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Department of Accounting and Corporate Governance

Chapter 6: A Peacemaker in a Time of War: 2003–2009

The discipline, in short, was both increasingly central to daily life, and yet struggling with the trivialisation of its insights by the economic machinery that it served. This was a truth that came crashing home with the collapse in 2001 of Enron … The dissolution of Arthur Andersen, one of the largest accounting firms in the world, sent shock waves through the industry and refocused many international accounting programs towards accountability rather than merely "keeping the score" in what could otherwise be a crooked game.


Fiji had influenced Patel to be a peacemaker, while the influence of his supervisor, Harrison, had imprinted on him the need for an open door policy on leadership: he would spend hours every day working directly with people. Given recent staffing ructions, he was just the man for the job: he appreciated the "very clear direction" Davis gave the faculty, particularly in the shift of Faculty organisational culture towards research. He set about "overhauling" the governance structure of the Department, forming a Management Committee, and establishing new committees for Research, Teaching and Learning, and Alumni.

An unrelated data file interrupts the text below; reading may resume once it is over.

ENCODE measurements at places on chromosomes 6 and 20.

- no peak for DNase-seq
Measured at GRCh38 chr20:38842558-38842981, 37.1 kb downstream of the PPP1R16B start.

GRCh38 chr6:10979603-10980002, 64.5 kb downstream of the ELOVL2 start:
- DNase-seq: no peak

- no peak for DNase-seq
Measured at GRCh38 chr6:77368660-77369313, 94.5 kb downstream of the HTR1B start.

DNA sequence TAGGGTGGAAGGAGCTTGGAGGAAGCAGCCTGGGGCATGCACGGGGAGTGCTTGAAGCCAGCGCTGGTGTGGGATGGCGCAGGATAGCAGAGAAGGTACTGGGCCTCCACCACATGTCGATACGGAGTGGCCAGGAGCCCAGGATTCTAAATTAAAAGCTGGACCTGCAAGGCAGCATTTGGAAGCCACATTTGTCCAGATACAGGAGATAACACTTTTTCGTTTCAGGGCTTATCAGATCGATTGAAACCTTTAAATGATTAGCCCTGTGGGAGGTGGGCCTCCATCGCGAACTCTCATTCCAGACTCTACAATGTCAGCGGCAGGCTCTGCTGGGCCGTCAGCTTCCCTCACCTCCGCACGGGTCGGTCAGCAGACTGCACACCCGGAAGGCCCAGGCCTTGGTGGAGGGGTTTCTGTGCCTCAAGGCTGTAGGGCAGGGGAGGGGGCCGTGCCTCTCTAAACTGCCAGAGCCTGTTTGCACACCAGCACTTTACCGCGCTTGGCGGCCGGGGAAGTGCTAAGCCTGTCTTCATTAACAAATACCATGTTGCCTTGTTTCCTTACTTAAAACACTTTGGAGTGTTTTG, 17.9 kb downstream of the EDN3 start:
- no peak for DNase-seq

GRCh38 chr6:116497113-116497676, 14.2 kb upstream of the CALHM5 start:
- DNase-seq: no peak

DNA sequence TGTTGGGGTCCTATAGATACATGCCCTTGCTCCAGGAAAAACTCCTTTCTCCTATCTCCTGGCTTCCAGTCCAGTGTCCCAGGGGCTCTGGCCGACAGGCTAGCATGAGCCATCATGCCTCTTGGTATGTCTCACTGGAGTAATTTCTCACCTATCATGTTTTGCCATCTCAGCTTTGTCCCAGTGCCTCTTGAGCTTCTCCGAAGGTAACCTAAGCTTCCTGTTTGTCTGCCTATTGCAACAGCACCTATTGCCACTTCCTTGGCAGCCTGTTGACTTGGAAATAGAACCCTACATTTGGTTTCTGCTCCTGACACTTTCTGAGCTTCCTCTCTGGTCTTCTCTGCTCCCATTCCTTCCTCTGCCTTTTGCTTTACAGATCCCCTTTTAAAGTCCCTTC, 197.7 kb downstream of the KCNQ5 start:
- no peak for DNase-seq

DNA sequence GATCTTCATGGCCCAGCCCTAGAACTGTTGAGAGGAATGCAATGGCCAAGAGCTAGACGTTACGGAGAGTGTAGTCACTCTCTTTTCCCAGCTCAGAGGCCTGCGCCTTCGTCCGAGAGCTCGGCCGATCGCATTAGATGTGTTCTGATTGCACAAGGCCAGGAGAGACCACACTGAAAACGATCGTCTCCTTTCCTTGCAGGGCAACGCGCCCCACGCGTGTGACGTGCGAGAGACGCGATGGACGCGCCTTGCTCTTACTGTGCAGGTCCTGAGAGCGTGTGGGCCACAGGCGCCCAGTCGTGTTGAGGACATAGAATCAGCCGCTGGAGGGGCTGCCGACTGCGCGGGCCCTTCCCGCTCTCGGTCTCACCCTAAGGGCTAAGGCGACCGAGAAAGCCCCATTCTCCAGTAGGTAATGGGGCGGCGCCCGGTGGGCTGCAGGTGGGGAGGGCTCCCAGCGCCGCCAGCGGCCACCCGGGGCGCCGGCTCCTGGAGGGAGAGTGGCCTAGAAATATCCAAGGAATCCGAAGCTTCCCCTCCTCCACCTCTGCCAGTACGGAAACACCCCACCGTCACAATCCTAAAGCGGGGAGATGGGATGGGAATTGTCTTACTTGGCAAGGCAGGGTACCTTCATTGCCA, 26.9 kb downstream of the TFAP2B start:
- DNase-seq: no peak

The swing towards the practical in many degrees had effectively transformed accounting and its sister disciplines into elements of the "new humanities". In the new economy, "you can have many lives" notes CPA Australia CEO Alex Malley, "but you have got to have a core skill. I truly believe that accounting is that core skill".


Having come in under the Department's elder statesman (Harrison), Patel too joined the ranks of the emeriti who made the Department such a vibrant, connective organism. Concentrating on developing younger staff members, he would over the next five years (and still at the time of writing) attract a "full card" of young PhD candidates. He knew where they were going: after all, it was the path he too had trod on his arrival at Macquarie.


In a sense, Patel's exhaustion was symbolic of the whole Department. They were surrounded by change (a total redesign of their undergraduate degree structures, for example), and few resources with which to engage it. They had good people, and rising research outcomes, but a seemingly continuous line of bad news. … And the farewells kept coming …